What all this goes to say is that I think there is a darkness lurking under the hoods of all of these kinds of shows. And I was interested in investigating that a little bit, which is what I did with the Christmas special.
Where there is a pretty dark scene between Sabrina and BoJack.
That’s right, "the horse" [not BoJack]. That’s something I picked up on this rewatch — that "Horsin’ Around" credits BoJack Horseman as The Horse.
He doesn’t have a name on the show. Part of that was just for ease, early on. I didn’t want to confuse the audience by giving him a different name on the show. "Is he BoJack or is he Gary or whatever?" I was like, "No, let’s just call him ‘The Horse’ because that will be easy to understand." But I think there is something kind of funny about the idea of "No, the horse didn’t have a name because he was the everyman horse. He’s the horse that audiences identify with and giving him a name would be too specific." [laughs] They kept him unnamed as a general audience surrogate, and that’s really funny to me. It kind of goes into questions of identity as well, who are we and are we somebody or are we just a horse. [laughs] For the record, this is me at like 50 percent pretentious level when I talk about my own show. I can really go in deep, but I don’t want to embarrass myself.
I was talking to Paul Scheer last summer, and he was saying that he had heard this thing about Will Smith, where Will Smith had said, "If you do a sitcom, you should make sure that your character name is your first name because, no matter what, that’s what people are going to be shouting at you in airports for the rest of your life."
[laughs] That’s true.
So it makes sense in BoJack that people say, "Oh, you’re The Horse from ‘Horsin’ Around.’"
Exactly. Tony Danza, obviously, keeps naming all his characters Tony. That’s the obvious punchline — Is it just because he would forget to turn and look if they said another name? [laughs] They have to call him Tony? But I also think it’s dangerous because Vera Santa-Maria writes for "BoJack," and also wrote for "Playing House"…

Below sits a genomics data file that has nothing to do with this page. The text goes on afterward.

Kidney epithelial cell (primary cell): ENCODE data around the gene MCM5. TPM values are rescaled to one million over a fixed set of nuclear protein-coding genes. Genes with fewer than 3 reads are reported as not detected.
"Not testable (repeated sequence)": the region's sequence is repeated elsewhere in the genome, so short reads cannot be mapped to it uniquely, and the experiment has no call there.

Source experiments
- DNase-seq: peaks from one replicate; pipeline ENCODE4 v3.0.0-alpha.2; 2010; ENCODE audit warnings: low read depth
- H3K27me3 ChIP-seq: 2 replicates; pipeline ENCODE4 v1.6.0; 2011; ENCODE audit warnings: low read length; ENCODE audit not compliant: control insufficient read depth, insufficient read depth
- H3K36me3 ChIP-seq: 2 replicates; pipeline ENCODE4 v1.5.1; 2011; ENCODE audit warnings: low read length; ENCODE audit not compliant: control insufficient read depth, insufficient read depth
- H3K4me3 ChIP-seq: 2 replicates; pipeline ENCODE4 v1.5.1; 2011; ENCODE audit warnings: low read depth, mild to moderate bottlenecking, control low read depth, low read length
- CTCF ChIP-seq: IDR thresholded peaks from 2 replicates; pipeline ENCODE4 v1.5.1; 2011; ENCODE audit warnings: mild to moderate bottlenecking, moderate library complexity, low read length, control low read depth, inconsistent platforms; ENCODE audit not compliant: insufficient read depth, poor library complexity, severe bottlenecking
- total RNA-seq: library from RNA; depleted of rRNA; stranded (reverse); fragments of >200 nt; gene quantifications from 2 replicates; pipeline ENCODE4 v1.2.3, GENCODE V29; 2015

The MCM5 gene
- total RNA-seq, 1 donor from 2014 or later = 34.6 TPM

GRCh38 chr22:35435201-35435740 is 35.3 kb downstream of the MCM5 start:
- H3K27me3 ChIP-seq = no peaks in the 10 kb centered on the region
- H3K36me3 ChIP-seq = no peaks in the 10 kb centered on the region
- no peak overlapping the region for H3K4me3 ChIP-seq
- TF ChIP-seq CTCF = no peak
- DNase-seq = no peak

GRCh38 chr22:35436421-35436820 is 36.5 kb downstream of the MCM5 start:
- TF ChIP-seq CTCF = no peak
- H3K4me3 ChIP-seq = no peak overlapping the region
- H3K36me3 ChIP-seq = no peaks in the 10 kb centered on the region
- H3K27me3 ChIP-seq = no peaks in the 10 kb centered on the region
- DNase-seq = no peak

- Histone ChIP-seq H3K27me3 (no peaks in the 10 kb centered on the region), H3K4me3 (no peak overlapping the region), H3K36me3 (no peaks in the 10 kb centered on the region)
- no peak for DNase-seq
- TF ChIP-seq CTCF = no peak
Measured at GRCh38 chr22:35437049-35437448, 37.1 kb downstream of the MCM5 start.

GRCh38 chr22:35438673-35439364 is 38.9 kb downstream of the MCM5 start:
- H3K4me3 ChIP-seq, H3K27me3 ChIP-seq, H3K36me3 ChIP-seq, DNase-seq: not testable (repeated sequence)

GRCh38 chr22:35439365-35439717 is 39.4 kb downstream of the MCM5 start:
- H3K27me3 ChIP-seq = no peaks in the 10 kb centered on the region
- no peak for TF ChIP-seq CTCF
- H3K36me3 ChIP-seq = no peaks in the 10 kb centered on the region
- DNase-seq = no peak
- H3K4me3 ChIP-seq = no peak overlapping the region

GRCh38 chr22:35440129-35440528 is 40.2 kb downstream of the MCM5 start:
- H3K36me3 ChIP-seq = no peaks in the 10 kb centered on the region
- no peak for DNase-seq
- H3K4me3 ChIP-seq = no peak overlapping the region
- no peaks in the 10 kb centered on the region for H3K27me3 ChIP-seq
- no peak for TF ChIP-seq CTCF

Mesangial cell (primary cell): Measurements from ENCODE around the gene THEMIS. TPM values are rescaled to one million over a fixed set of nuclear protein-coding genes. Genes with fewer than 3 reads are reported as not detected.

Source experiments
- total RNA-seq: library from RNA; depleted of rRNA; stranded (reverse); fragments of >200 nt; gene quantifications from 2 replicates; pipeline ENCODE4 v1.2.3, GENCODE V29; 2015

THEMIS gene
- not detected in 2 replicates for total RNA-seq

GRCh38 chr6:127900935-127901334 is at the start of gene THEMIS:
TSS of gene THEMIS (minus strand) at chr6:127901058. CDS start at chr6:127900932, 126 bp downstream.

A great show.
A wonderful show. And she told me that Lennon [Parham] and Jessica [St. Clair] were called Lennon and Jessica on their other show, "Best Friends Forever," and then they would read the comments, and it would say things like, "I don’t understand why Jessica is being such a bitch," or "God, Lennon sucks." It was like, it cuts that much deeper because they’re actually talking about them. So when they did "Playing House," it was like, "No, we’re going to have character names, because we cannot take that anymore." That’s harsh, man. I feel that even when people talk about the characters on "BoJack" and they say things like, "Ugh, Diane is dumb." I am just like, "Fuck you, you’re dumb." [laughs] I don’t say that obviously, I just like think it really loudly.
You can say anything you want in the privacy of your own home.
[laughs] Exactly. I shout and my neighbors go, "Don’t call me dumb!" And I say, "I’m sorry sir, you are not dumb." And they say, "Oh, okay I understand." And then we have tea together, and all is well.
That’s a lovely story. Something I really wanted to ask you about, touching on this one season: You’re putting out another season next summer, but there’s this whole year-long gap between them.
[laughs] Oh my God. For you, there’s a year-long gap. But I’ve been working non-stop on this show.
No, of course. But the real question is, how you keep the show alive with your fanbase?
The Christmas special was part of that, the idea of, let’s remind the audience of how much they love this show. It’s funny, too, because the Christmas special isn’t listed with the rest of the show on Netflix. It’s its own entity. So we have a lot of fans who haven’t even seen the Christmas special. They don’t even know about it because they came late. We have people who started watching the show in the second season who don’t even know they have another episode. I’ve been trying to get the word out that like, "Hey, there’s more BoJack!" We do have people who watch the show as soon as it comes out, but we also have people constantly discovering it. I’ll use "Fargo" as an example because I just watched it and it’s wonderful, but it comes out every week, it has the nights that it’s on and then that’s the time for "Fargo." And then you wait a year until the show comes out again.
But the point of Netflix is you can watch it whenever you want. I talk to people all the time who are still watching it, like halfway through. That’s the beauty of it — you can go at your own speed. That feels like a dodge. Maybe I’m not answering your question at all because clearly there are more people talking about it in the summer and there are fewer people doing that now. I’m not going to deny the premise of your question. How do we get people to keep thinking about it? I don’t know. People don’t have to think about it all the time. That’s okay, too. We go away for a year and we come back and that’s great too. I’m not going to tell anyone how to be a fan of the show, or how to watch it or think about it.